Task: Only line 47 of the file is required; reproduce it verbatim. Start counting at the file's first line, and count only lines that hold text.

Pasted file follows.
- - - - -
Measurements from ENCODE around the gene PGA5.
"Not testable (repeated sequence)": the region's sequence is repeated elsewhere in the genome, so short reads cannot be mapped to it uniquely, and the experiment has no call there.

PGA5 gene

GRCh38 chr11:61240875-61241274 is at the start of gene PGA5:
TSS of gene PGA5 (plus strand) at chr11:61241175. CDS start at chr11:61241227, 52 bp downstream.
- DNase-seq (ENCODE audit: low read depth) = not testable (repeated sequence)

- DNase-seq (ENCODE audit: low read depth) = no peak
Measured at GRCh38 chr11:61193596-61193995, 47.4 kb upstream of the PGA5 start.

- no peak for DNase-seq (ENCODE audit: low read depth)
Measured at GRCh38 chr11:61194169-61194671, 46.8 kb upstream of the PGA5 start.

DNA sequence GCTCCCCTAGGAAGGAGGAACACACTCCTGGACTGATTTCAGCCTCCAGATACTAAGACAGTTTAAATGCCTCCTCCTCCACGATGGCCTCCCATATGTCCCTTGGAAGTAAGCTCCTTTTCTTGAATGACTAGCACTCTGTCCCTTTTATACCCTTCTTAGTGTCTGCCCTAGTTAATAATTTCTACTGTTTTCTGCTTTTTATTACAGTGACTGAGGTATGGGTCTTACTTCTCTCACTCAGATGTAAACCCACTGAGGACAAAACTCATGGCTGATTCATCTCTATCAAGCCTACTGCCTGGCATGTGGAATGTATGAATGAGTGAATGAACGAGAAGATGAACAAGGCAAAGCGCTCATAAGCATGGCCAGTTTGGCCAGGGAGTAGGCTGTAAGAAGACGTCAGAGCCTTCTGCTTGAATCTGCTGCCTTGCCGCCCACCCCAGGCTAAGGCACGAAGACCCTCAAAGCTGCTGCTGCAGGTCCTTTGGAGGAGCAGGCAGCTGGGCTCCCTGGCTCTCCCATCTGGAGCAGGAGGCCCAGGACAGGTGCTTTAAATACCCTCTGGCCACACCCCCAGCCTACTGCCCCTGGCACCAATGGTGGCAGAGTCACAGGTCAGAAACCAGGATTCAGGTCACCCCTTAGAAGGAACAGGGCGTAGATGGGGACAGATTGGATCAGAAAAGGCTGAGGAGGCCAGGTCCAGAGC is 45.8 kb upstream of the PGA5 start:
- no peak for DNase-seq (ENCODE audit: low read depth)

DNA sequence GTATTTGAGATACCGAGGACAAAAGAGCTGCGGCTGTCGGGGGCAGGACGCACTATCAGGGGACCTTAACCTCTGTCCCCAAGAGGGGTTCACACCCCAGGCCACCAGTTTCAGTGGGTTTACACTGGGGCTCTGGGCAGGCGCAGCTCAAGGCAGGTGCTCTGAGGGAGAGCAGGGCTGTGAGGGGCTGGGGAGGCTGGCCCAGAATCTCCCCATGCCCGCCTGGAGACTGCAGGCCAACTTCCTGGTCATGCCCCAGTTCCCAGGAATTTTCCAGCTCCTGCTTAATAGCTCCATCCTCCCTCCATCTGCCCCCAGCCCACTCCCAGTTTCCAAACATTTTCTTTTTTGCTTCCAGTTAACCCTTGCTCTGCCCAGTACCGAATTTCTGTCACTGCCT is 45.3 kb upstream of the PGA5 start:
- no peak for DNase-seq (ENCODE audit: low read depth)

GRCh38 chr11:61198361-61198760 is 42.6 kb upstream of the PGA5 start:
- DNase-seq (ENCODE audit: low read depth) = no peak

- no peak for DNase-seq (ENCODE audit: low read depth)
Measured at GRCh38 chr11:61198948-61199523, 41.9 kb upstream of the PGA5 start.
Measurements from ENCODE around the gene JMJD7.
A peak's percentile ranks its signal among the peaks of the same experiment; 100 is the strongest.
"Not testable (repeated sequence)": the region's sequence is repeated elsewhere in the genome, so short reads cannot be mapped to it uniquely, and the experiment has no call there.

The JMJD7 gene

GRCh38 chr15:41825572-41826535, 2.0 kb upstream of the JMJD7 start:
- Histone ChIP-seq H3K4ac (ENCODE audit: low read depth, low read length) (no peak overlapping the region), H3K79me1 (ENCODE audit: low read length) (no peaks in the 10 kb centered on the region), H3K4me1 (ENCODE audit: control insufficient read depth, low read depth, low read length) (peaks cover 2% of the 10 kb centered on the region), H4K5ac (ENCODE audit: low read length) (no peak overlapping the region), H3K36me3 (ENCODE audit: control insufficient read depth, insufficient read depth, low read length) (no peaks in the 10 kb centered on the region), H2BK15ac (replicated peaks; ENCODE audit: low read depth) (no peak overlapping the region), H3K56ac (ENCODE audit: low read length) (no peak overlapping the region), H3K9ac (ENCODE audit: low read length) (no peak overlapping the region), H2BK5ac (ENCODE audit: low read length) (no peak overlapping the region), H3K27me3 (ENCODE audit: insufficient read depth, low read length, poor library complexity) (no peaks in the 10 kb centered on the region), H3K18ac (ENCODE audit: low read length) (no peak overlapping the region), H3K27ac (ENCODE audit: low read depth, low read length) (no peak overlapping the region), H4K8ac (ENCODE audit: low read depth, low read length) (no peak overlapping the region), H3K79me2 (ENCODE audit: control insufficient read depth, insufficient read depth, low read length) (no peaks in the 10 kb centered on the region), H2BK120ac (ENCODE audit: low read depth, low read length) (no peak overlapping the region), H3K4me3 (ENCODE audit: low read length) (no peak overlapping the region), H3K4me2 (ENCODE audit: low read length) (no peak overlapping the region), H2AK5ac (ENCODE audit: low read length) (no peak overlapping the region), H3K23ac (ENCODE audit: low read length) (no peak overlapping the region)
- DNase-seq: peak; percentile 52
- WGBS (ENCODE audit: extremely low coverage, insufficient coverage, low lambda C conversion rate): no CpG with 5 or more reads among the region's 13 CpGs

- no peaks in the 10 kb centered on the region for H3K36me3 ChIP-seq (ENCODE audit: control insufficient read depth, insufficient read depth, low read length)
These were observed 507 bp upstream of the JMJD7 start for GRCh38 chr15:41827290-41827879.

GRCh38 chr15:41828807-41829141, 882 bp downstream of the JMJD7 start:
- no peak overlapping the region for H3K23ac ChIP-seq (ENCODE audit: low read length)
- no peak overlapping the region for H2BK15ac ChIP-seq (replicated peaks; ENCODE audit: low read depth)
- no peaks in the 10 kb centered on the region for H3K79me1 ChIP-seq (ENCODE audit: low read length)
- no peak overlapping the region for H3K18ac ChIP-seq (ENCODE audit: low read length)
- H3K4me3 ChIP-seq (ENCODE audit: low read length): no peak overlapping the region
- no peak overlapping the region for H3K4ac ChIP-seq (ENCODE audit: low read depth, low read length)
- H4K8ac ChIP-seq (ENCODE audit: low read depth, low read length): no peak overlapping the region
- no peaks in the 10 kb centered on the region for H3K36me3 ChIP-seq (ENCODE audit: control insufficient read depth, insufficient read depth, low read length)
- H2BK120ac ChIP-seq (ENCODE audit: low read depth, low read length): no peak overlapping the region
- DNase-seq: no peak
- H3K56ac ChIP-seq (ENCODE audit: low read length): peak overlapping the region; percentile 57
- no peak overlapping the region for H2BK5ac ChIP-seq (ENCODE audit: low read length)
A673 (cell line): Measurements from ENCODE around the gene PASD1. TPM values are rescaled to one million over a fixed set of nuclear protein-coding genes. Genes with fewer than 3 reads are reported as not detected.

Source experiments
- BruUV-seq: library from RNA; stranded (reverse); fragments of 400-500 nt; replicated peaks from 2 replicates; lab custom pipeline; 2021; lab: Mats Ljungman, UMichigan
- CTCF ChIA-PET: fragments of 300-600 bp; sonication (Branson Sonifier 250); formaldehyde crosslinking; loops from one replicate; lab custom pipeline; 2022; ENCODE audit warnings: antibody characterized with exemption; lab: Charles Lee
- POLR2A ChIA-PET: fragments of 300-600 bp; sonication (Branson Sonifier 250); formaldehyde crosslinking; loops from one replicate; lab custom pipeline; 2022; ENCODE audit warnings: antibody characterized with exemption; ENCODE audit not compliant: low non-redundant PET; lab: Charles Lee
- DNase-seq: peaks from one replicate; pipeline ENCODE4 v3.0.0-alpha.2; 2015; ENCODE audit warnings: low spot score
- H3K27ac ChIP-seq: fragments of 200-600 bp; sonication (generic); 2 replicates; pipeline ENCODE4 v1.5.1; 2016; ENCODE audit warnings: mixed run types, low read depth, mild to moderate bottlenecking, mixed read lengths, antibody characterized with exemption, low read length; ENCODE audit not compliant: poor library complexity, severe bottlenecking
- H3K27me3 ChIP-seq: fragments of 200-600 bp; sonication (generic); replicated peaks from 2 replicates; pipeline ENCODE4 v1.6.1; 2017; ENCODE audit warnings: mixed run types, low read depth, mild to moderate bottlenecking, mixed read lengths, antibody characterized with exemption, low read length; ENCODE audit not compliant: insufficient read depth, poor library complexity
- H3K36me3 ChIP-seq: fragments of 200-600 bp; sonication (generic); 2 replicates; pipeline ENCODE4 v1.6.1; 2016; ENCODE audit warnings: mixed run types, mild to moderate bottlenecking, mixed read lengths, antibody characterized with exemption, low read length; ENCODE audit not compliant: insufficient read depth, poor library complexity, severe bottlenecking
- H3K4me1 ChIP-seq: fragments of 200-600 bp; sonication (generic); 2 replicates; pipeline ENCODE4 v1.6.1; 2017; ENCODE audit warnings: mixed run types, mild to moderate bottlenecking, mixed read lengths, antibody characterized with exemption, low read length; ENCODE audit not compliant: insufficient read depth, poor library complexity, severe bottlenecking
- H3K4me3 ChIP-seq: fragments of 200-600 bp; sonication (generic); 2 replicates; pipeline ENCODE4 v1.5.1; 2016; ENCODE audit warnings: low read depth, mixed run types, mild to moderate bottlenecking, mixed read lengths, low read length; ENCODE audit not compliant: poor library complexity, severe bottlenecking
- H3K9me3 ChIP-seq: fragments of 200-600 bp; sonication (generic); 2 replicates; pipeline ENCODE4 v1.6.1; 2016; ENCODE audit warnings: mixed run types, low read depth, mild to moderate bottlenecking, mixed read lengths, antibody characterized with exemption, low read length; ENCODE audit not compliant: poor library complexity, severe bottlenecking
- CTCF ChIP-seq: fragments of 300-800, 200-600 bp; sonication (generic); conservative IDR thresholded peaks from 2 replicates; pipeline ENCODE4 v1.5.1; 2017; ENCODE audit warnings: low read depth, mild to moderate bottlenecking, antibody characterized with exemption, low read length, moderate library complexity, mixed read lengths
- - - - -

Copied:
- DNase-seq: peaks from one replicate; pipeline ENCODE4 v3.0.0-alpha.2; 2015; ENCODE audit warnings: low spot score